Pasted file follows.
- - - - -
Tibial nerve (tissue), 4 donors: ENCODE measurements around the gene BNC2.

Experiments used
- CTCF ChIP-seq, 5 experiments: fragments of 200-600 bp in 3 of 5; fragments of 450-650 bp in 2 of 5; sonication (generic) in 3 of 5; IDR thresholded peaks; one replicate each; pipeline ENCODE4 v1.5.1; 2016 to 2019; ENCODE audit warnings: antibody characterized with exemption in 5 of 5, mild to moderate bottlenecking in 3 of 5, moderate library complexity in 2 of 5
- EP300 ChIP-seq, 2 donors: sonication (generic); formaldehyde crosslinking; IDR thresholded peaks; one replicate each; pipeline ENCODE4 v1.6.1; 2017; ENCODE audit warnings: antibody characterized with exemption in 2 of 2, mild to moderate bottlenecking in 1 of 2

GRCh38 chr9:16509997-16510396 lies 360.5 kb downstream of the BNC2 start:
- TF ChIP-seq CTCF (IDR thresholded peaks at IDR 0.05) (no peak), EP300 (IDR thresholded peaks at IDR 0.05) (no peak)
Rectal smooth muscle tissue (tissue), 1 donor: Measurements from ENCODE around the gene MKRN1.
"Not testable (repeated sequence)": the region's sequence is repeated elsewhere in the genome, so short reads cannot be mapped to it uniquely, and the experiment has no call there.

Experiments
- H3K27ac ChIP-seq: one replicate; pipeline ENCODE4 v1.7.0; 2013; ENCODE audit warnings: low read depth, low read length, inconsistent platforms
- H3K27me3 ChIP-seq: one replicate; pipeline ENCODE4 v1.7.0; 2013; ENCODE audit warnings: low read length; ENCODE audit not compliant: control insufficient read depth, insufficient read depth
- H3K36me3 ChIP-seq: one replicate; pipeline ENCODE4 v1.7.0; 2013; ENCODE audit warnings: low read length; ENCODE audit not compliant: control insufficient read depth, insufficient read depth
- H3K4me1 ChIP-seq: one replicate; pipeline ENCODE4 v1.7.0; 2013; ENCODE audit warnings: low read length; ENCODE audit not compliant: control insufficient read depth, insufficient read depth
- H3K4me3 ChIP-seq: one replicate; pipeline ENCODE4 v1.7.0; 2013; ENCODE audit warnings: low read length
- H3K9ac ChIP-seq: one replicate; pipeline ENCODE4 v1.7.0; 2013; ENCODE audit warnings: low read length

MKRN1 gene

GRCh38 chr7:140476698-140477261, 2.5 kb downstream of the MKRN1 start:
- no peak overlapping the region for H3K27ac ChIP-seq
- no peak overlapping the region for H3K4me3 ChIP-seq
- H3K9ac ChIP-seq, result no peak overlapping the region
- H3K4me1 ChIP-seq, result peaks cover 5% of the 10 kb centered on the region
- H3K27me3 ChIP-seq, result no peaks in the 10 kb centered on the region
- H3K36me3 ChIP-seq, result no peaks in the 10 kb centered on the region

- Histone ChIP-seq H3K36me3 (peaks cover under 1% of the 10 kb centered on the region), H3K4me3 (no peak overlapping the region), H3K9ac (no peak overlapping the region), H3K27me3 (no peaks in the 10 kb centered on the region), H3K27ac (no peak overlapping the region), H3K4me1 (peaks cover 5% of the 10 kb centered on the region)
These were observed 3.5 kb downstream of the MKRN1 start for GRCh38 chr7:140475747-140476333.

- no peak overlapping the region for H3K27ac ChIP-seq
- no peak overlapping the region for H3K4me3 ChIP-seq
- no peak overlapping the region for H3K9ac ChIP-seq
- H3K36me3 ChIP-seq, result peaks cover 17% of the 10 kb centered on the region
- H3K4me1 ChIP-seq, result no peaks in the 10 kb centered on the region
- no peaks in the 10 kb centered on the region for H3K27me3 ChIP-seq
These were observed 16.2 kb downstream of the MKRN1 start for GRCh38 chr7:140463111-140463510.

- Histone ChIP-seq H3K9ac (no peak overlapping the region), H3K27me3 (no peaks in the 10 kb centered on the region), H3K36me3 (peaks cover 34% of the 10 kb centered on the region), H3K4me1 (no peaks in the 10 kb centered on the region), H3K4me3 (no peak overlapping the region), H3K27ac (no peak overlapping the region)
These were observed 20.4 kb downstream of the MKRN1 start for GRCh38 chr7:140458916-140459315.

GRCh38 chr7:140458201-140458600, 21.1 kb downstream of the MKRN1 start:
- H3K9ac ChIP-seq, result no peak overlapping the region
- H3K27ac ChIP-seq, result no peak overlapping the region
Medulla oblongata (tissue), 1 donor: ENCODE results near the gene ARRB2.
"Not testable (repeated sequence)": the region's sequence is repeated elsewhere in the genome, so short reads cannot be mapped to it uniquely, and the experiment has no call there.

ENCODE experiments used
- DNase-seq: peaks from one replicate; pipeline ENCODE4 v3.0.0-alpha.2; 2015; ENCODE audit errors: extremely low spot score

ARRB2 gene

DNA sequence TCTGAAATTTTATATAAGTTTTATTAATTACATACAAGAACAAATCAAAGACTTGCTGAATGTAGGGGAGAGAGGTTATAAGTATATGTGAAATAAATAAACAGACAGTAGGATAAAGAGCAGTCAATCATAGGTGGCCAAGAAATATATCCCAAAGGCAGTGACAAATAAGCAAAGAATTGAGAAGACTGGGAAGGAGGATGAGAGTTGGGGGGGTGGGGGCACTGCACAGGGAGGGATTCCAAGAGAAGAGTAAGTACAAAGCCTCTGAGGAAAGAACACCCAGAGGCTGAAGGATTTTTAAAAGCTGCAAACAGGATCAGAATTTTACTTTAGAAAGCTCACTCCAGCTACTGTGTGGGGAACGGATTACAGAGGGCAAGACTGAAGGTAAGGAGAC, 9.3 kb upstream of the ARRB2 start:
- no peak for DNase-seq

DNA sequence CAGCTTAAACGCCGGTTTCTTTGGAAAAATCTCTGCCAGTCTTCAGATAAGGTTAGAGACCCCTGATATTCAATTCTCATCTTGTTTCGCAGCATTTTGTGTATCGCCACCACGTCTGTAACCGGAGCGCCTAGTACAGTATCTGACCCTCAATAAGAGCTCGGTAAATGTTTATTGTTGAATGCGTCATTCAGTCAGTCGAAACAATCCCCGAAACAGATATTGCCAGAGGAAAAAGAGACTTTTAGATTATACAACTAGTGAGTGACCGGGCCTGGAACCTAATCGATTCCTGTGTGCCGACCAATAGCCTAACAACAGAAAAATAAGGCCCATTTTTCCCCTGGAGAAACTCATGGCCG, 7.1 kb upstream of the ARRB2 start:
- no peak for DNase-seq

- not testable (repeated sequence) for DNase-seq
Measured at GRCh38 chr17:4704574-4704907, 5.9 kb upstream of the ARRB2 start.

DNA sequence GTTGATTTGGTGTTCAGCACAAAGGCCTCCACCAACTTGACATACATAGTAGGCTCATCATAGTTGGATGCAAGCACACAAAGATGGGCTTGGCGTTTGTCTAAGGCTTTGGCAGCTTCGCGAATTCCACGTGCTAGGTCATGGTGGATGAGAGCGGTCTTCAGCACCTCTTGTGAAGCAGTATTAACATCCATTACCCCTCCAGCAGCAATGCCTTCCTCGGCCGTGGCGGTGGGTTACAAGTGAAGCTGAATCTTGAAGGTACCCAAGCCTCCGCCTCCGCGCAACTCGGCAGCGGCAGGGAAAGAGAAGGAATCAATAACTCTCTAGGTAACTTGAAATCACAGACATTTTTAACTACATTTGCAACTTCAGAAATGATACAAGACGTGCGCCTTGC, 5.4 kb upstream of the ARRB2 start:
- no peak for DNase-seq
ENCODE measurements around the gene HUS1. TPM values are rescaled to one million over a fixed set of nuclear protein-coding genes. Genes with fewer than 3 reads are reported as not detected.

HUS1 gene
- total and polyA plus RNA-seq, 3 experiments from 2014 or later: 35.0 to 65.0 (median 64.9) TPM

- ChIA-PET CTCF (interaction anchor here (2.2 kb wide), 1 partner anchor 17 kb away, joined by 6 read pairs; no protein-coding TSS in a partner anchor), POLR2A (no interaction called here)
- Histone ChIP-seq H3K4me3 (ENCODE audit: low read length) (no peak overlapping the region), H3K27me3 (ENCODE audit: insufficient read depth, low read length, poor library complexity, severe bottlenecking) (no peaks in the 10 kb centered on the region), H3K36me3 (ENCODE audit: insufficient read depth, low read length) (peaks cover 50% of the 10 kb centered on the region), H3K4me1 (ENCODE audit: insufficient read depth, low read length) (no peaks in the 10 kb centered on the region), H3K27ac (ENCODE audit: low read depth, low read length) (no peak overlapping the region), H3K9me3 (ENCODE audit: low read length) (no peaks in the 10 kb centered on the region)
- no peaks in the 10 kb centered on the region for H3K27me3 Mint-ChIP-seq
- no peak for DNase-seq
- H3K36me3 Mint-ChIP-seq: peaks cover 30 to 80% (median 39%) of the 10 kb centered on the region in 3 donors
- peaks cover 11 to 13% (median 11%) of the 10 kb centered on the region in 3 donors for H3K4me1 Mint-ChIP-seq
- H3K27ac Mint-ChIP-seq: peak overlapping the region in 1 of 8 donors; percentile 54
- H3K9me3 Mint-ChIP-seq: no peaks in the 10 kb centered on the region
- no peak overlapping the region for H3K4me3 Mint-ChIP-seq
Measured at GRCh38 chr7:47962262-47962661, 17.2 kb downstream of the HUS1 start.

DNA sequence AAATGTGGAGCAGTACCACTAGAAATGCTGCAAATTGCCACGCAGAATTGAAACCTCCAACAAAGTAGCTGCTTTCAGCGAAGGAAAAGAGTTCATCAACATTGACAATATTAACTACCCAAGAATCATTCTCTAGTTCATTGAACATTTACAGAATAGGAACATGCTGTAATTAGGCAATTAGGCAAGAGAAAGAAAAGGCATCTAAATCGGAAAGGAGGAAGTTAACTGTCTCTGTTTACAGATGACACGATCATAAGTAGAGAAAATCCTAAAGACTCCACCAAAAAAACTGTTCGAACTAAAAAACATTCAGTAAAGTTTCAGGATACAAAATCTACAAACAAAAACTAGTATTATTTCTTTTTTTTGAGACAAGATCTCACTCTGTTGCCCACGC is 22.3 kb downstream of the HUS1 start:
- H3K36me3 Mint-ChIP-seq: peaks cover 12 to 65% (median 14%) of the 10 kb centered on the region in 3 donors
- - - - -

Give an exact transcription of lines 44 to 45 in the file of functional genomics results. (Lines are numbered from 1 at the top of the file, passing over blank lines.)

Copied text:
- no peak for DNase-seq

DNA sequence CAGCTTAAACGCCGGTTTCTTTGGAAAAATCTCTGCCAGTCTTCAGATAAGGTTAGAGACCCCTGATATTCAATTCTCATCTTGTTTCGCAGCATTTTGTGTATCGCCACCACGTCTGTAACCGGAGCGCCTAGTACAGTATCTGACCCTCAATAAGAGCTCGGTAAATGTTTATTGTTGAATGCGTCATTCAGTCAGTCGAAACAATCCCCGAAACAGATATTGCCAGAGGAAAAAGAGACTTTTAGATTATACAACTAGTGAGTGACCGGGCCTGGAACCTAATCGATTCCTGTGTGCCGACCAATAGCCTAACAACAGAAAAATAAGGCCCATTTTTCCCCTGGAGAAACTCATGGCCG, 7.1 kb upstream of the ARRB2 start: